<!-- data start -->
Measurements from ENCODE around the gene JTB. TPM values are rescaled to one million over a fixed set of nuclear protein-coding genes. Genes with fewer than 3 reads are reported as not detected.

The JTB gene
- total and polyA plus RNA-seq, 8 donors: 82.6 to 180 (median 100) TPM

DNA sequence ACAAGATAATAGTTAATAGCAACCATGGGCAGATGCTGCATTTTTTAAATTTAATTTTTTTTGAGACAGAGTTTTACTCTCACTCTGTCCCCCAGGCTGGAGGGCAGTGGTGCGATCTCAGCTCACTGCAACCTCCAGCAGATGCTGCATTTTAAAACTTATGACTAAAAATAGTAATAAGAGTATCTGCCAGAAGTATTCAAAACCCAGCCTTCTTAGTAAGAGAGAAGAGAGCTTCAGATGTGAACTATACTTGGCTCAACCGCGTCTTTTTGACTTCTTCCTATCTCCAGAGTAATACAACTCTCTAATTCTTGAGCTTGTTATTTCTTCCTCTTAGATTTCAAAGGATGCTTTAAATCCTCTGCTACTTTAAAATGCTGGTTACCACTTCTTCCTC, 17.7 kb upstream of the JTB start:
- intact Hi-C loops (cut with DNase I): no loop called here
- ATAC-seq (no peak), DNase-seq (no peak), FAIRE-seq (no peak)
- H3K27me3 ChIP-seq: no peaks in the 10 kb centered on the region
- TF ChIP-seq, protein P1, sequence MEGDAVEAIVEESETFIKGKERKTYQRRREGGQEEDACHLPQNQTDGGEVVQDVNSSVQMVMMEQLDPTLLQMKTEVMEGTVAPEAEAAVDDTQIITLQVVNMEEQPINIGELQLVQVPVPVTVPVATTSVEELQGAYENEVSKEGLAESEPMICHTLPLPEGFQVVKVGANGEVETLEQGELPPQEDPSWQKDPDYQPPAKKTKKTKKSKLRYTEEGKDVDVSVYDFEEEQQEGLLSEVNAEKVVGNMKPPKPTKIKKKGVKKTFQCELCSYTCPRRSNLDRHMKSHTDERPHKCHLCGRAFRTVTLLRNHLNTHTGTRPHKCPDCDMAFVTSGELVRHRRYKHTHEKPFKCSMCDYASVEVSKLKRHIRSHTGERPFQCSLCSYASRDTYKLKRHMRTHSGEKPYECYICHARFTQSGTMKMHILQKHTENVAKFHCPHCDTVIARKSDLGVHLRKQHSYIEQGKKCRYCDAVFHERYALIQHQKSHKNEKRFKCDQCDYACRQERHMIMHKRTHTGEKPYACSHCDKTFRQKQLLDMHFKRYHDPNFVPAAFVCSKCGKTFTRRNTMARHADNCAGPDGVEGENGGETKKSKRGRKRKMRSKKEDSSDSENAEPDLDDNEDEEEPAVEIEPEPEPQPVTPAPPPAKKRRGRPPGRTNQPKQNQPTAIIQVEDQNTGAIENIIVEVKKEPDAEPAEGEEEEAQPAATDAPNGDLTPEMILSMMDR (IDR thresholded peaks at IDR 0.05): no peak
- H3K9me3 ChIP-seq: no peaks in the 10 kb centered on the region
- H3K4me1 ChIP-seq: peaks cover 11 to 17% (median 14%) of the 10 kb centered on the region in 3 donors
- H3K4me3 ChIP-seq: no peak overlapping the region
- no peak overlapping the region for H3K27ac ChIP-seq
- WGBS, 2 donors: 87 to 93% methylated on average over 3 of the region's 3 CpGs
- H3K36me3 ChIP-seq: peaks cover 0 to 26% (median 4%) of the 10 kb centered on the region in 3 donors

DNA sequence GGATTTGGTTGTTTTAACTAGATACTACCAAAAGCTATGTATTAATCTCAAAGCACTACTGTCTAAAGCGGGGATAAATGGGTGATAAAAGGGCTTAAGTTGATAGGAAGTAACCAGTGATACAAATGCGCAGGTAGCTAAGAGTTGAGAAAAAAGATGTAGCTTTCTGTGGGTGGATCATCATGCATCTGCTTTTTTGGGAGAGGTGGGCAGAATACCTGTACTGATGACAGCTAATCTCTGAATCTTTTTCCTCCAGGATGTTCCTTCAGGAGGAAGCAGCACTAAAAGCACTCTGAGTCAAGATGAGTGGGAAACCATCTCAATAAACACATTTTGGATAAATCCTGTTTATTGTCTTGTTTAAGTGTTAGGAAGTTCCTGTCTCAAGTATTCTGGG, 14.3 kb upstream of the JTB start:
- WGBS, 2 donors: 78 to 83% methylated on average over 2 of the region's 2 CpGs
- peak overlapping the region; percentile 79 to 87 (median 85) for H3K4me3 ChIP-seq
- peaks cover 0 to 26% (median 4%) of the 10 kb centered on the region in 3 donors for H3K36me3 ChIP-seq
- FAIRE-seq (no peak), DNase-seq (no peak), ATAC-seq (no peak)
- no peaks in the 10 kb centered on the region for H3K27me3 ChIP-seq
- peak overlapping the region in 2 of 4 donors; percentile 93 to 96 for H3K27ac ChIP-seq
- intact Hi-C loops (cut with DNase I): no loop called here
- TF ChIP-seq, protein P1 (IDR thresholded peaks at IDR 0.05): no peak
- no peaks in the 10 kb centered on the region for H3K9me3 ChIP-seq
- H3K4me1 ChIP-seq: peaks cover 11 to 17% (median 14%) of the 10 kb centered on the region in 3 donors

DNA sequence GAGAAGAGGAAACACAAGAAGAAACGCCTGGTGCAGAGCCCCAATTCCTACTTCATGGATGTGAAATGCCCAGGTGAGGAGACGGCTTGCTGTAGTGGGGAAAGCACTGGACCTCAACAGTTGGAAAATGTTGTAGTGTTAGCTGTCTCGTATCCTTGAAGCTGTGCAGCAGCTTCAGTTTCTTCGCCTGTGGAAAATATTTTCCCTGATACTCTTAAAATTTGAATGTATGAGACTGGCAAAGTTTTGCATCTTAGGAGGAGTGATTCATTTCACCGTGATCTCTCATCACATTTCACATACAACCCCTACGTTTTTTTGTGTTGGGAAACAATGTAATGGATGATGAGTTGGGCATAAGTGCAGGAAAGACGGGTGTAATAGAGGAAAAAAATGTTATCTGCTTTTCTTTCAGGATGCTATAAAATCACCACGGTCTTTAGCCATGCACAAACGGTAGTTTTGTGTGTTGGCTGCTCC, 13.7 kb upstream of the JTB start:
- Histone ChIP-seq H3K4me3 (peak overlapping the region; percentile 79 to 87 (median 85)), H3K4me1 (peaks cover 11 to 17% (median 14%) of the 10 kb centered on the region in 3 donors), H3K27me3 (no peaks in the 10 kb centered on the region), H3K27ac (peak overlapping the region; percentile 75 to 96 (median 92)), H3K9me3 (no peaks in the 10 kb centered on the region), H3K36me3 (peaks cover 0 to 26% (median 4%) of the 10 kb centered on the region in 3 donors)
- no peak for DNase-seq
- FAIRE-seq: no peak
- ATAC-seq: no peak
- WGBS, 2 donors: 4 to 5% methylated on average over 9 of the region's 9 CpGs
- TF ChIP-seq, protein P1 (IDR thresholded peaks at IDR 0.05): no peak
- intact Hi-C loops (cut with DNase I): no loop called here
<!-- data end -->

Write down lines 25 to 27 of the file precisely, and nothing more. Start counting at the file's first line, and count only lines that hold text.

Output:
- H3K4me1 ChIP-seq: peaks cover 11 to 17% (median 14%) of the 10 kb centered on the region in 3 donors

DNA sequence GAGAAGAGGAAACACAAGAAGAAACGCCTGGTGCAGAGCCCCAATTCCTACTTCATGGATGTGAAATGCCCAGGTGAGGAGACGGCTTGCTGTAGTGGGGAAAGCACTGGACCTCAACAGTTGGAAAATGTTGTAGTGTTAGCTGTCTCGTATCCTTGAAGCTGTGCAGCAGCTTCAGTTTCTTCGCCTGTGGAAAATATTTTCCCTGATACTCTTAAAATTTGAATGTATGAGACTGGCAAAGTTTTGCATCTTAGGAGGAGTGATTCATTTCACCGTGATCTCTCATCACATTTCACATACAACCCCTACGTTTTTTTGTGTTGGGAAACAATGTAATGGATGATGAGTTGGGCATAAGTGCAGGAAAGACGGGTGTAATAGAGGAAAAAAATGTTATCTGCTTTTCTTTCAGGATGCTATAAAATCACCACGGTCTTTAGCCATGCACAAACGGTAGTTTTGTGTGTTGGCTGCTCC, 13.7 kb upstream of the JTB start:
- Histone ChIP-seq H3K4me3 (peak overlapping the region; percentile 79 to 87 (median 85)), H3K4me1 (peaks cover 11 to 17% (median 14%) of the 10 kb centered on the region in 3 donors), H3K27me3 (no peaks in the 10 kb centered on the region), H3K27ac (peak overlapping the region; percentile 75 to 96 (median 92)), H3K9me3 (no peaks in the 10 kb centered on the region), H3K36me3 (peaks cover 0 to 26% (median 4%) of the 10 kb centered on the region in 3 donors)